Archive for category: Search

LaTeXSearch: 1M snippets in a searchable database

January 24th, 2010 by

Springer announced last week the launch of, a free online service allowing users to search a huge database of LaTeX snippets from Springer journals and publications. This follows the launch of a similar service, a few months ago exposing Springer’s database of scientific images (which suggests a precise strategy on how to build Web services on top of content in their publication database).

LaTeXSearch does what it promises, using similarity algorithms “to normalize and compare LaTeX strings so that, if similar equations are written slightly differently, the outputs are normalized and matched, granting you the broadest possible results set”. The only glitch is that snippets are not cached but generated on the fly, with the annoying result that it can take quite some time to display the rendered version of LaTeX formulas in search results.

Who does Google think you are?

September 16th, 2009 by

One of the themes we’ve been discussing here is the idea that prestige and attention are the main currencies of academia. So it only makes sense that you want your online presence to be an accessible and positive reflection of your work and, at the very least, you want to be distinguishable from all of the other John Smiths in the world.

MIT has recently put together a tool called Personas which attempts to figure out this question of online identity. I say attempts because to be honest, it’s a bit hit and miss. The design looks pretty good but the results seem to change each time you run it, you can’t review the underlying data and it doesn’t even have a roll-over to quantify each chunk of your profile (e.g. percent of total, source documents etc).

Personas profile
[click for bigger]

It’s a noble effort though and it got me thinking that there are two sides to the question of online identity. (more…)

SpringerImages: Scientific images for the masses (of subscribers)

July 9th, 2009 by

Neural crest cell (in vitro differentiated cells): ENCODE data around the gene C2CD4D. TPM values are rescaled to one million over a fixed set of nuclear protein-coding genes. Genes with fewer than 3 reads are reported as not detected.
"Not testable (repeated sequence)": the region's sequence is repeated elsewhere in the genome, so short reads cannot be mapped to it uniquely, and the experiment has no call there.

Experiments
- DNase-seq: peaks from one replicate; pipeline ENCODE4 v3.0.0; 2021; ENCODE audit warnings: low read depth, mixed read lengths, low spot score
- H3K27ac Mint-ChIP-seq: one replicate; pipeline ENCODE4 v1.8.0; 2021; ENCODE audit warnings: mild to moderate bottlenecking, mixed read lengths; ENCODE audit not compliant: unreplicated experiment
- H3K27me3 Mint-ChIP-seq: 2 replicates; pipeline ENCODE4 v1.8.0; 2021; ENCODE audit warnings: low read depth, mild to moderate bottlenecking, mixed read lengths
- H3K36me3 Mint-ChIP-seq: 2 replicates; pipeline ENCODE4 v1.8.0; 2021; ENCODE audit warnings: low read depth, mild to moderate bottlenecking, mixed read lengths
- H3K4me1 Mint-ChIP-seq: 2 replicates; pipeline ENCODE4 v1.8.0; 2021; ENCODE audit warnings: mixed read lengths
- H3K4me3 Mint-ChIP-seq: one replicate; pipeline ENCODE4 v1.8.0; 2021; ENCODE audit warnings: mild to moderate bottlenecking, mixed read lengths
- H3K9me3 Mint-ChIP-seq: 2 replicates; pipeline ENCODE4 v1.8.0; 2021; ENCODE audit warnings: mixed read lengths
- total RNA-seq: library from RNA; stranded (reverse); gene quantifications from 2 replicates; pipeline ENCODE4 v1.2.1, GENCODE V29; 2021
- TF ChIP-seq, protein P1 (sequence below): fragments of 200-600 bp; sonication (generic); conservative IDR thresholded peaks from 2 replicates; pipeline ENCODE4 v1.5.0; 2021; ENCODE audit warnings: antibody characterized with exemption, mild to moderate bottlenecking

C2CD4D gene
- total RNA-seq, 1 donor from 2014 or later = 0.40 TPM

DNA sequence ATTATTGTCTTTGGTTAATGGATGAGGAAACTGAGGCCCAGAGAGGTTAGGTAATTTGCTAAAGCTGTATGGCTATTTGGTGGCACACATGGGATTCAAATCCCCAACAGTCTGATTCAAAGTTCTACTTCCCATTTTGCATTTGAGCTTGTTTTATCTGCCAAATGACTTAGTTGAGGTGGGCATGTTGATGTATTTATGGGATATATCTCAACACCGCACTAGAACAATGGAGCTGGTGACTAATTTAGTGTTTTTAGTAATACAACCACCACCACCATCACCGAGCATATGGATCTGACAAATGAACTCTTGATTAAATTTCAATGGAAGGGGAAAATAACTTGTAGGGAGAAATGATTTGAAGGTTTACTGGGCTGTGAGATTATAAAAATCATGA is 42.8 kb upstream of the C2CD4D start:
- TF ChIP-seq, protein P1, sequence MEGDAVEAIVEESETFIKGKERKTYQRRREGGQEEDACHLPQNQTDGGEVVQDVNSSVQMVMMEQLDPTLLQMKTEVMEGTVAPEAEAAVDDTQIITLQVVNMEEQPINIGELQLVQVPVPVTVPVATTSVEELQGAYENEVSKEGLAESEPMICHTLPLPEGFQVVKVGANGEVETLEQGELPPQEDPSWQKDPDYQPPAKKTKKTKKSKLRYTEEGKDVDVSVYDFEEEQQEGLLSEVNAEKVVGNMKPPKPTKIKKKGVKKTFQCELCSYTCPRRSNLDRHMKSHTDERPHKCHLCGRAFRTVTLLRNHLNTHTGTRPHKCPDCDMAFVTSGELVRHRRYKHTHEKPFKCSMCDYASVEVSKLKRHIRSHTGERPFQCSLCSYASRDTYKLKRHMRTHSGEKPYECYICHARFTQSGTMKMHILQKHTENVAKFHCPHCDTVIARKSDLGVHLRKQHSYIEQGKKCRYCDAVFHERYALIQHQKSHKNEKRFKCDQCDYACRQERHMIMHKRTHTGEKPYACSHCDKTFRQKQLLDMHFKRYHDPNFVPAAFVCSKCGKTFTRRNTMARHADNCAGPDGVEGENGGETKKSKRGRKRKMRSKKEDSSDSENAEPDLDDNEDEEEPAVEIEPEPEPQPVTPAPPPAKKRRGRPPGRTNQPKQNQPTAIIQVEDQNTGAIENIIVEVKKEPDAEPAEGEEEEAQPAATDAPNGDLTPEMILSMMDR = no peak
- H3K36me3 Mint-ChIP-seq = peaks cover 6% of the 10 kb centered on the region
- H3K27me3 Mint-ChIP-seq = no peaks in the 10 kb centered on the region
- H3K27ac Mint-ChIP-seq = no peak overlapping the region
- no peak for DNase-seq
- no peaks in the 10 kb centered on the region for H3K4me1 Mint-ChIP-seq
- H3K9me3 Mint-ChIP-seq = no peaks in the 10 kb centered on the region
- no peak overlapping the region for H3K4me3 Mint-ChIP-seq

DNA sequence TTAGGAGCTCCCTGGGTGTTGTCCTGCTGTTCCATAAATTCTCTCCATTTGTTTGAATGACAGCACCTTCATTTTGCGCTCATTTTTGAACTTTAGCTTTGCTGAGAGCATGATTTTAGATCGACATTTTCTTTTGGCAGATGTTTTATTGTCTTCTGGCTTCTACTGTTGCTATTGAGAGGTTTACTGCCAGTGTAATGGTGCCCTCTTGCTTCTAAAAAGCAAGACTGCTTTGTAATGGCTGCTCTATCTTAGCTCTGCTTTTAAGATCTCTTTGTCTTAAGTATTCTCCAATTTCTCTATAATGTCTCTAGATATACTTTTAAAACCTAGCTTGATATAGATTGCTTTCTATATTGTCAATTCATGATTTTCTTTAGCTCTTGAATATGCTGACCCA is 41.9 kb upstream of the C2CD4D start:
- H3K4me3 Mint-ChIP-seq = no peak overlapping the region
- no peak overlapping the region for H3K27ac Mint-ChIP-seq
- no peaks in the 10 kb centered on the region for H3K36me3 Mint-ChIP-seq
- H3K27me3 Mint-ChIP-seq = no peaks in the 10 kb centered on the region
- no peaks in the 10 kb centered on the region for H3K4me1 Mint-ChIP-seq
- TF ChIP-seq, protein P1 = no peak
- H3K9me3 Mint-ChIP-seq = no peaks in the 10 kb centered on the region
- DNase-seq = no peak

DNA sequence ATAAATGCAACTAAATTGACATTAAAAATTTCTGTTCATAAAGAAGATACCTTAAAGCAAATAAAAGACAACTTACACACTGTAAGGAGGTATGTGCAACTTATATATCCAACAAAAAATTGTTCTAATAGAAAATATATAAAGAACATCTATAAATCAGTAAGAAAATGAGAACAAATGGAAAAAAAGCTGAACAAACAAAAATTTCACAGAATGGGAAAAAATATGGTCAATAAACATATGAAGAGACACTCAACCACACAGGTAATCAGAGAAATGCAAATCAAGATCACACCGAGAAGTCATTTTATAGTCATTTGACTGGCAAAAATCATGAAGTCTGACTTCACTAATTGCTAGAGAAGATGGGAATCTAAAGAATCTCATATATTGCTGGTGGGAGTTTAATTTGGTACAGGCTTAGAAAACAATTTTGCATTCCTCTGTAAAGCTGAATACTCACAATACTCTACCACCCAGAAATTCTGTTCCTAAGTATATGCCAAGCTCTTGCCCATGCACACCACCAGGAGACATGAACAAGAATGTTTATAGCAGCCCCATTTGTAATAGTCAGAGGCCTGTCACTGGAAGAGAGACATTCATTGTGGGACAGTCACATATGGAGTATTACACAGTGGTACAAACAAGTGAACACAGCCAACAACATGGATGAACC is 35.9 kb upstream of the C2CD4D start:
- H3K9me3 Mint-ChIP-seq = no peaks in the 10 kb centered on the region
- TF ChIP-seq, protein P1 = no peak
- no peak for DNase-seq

Springer launched yesterday a new service allowing users to search, browse, annotate and reuse scientific images from their huge database of publications.

SpringerImages is a growing collection of scientific images that spans the scientific, technical and medical fields, including high-quality clinical images from images.MD. The continually updated collection – currently over 1.5 million images – gathers photos, graphs, histograms, figures, and tables, and is available to libraries and their patrons via a searchable online database. The SpringerImages interface enables users to search faster, more broadly and more accurately, through captions, keywords, context and more, even jumping from the image to the source article. Users can create personalized image “sets,” and can easily export images for use in their own presentations or lectures.

The service offers a range of potentially innovative features.

10 tips to harness the hidden potential of Wolfram Alpha

July 7th, 2009 by

Wolfram Alpha, the brainchild of Stephen Wolfram (who allegedly put its company to work on this project for several years before its official launch in May this year), has been out for a while now and is probably no more making the headlines. The long list of examples on the frontpage, organised visually or by topic, proudly shows off what Alpha is capable of. wolframalpha The natural language interface may still be a bit sloppy and some data may be flagrantly missing (how about a dump of the world’s scientific literature, Stephen?), but all in all it manages to live up to the promise of a universal tool to compute an impressive amount of factual knowledge. Alpha allows you, among other things, to:

Depending on your field of expertise, Alpha is likely to provide a powerful combination of computational tools and relevant data sources to calculate virtually anything you might want to know about the universe.

Apart from technical use, though, I am curious to understand whether and how people will start using Alpha as a productivity tool and integrate it in their daily workflow.

How to digitize your entire paper book collection

June 13th, 2009 by

This post describes a very efficient way to digitize large amounts of books. Why is this important? If you are an academic you (1) have amassed a large collection of books and (2) are bounded to relocate more than a few times iimg_0295 n your life. Moving books is no fun. Plus being able to grep through your books, and read them even if you are away from home (conference, coffee shop, retreat) is really priceless.